That and this way they don;t have to spend money starting their own route....I have one problem with this, and that is, Bilateral agreements between nations are what dictate how and when a route will be established. For example the bi-lateral agreement between Indai and Canada has existed for many years, but for the last 5 years no airline has operated a route between the two nations. Now, Canada 3000 will begin service to India in the fall, but under the original bi-lateral which means a code-share is not required for the route. If India demands that C3 codeshares with Air India on the route, and it is not stipulated in the Bilateral, then that is a violation of International law, and as such would be decided at the Hague. That said, India could just as well forbid a C3 plane from landing in India, in which case they have just started an international incident, and one which would not cause to many problems for Canada, but could be disaterous for India, given the huge amounts of trade that go on between the two nations, mainly Canada sending to India. Not to mention the very large indian community that travels to india every year.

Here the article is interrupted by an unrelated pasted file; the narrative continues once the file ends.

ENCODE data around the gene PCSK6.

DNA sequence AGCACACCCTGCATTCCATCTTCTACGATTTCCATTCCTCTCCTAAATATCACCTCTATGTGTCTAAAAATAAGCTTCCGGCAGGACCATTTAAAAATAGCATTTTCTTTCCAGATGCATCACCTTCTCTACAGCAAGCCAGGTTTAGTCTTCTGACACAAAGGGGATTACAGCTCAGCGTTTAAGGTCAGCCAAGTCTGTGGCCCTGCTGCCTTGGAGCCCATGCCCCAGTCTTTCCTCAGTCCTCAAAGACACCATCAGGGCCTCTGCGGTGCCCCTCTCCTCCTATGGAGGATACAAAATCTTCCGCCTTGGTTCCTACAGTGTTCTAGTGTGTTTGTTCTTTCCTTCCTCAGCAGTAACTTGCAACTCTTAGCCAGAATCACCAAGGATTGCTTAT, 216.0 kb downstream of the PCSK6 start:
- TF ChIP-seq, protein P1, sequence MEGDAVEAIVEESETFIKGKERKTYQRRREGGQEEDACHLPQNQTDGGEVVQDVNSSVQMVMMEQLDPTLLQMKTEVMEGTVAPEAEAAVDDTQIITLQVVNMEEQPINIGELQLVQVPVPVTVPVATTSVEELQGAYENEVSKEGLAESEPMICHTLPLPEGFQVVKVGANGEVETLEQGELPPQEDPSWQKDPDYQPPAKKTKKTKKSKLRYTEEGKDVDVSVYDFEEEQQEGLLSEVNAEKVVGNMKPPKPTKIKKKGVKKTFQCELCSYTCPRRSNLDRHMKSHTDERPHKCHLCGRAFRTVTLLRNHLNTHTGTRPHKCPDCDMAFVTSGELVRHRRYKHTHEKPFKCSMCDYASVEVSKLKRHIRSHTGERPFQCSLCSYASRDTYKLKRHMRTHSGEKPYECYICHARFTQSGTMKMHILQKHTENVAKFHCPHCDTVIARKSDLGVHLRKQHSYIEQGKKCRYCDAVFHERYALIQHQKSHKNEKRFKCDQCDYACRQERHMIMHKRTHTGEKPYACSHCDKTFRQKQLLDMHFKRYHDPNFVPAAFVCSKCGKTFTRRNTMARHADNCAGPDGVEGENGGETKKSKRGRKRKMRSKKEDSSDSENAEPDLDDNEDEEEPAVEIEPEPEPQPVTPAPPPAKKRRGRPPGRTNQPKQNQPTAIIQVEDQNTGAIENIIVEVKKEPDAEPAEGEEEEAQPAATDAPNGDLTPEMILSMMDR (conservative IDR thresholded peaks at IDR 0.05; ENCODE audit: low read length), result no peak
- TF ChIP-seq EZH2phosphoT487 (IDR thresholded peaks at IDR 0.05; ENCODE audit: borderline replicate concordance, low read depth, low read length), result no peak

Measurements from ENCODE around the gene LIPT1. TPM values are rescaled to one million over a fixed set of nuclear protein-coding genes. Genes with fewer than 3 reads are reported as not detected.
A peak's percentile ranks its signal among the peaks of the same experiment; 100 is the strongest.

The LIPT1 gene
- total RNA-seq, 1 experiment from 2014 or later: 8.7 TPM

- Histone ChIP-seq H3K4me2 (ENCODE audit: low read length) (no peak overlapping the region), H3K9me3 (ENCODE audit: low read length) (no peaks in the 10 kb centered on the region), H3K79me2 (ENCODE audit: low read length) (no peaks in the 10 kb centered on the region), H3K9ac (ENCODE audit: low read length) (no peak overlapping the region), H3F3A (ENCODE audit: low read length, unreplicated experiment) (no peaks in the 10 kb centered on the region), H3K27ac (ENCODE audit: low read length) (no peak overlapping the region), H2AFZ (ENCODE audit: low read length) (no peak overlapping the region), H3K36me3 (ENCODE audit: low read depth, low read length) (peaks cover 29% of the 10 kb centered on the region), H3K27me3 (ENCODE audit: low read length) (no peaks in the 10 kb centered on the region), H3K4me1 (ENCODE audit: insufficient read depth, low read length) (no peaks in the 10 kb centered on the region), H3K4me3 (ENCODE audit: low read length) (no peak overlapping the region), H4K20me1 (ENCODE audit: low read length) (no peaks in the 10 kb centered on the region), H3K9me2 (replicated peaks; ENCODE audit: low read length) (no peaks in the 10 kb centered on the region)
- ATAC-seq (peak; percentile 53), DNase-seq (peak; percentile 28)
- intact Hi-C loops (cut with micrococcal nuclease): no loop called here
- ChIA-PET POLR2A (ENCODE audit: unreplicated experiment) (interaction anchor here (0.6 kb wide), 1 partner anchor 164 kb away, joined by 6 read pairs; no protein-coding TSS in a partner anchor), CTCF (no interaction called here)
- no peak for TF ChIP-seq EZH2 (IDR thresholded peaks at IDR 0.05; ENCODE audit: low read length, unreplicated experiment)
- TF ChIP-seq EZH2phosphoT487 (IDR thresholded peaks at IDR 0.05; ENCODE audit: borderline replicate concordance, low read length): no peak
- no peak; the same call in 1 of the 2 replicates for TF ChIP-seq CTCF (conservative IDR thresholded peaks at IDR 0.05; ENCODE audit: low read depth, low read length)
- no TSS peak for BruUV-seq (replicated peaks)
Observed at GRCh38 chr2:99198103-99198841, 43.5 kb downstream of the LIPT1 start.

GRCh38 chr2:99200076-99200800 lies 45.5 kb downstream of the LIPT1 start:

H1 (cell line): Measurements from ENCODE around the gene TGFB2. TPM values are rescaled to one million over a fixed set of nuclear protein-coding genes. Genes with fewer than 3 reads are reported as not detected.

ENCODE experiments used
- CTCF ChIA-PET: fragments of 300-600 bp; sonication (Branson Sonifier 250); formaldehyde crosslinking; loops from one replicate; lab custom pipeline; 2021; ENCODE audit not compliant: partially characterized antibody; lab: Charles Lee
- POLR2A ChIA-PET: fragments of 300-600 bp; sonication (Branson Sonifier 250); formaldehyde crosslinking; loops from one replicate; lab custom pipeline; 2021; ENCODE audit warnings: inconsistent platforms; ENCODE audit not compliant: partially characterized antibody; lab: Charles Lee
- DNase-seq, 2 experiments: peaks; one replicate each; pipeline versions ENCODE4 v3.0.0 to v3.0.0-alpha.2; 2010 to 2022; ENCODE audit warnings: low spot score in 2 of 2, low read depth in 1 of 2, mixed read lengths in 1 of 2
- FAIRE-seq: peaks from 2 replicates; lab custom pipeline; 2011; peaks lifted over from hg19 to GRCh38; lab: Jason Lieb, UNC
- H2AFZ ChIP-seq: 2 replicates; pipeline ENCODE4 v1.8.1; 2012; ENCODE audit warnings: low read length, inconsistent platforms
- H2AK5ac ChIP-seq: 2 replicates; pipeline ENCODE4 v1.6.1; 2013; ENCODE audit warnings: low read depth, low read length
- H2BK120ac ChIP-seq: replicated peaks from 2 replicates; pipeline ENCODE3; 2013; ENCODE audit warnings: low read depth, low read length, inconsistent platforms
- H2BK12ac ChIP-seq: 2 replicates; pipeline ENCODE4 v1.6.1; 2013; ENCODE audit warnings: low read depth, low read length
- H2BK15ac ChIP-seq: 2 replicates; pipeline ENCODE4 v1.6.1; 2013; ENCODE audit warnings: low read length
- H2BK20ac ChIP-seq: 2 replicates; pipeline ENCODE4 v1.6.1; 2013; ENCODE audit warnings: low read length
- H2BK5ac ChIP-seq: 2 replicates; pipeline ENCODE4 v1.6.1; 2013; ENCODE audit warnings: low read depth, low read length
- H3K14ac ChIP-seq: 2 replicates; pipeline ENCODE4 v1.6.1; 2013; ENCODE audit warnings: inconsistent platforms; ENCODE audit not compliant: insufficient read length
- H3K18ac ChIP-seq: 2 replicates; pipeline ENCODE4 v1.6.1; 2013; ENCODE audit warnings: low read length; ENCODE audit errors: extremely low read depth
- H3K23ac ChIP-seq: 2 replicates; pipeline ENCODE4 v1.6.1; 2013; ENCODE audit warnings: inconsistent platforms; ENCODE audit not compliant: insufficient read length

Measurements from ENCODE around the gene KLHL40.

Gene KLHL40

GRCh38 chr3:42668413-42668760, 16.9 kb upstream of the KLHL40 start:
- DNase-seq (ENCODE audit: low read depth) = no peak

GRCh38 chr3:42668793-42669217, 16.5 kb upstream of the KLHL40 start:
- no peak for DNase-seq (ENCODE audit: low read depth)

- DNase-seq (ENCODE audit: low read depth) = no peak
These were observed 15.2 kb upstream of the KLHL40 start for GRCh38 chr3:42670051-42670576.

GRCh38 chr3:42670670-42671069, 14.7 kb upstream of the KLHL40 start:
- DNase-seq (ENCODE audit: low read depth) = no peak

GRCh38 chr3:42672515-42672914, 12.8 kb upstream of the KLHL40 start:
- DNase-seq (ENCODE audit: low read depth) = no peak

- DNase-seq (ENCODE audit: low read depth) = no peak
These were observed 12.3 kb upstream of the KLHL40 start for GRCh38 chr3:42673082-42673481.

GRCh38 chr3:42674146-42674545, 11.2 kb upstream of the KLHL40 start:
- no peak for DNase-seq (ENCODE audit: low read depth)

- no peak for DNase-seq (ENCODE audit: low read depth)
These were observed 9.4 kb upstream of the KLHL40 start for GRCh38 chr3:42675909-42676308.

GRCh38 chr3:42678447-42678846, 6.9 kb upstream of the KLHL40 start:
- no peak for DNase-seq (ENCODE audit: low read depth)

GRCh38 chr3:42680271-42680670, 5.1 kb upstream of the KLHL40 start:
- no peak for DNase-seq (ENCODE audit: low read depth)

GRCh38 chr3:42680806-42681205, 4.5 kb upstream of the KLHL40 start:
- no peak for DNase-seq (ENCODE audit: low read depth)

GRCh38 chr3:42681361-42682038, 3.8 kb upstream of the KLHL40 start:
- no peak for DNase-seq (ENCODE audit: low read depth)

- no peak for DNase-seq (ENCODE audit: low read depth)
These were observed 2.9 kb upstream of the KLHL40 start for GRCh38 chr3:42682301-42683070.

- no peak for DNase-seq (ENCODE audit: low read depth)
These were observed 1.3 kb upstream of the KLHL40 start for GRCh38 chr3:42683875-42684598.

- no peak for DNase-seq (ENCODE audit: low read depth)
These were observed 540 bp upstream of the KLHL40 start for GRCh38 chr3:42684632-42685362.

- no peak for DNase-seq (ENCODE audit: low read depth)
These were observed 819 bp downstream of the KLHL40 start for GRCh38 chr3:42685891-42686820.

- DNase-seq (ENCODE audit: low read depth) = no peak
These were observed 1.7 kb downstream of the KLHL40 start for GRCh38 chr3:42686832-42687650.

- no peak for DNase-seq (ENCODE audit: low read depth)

"Clive Beddoe says he favours competition, but his actions do not support that idea." Robert Milton - CEO Air Canada